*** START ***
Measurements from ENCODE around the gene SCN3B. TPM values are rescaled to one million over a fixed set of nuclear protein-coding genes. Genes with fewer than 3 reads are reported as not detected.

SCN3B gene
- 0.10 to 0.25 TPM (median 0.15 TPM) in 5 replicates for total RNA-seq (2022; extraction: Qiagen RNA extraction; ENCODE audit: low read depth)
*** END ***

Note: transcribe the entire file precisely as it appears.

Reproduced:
Measurements from ENCODE around the gene SCN3B. TPM values are rescaled to one million over a fixed set of nuclear protein-coding genes. Genes with fewer than 3 reads are reported as not detected.

SCN3B gene
- 0.10 to 0.25 TPM (median 0.15 TPM) in 5 replicates for total RNA-seq (2022; extraction: Qiagen RNA extraction; ENCODE audit: low read depth)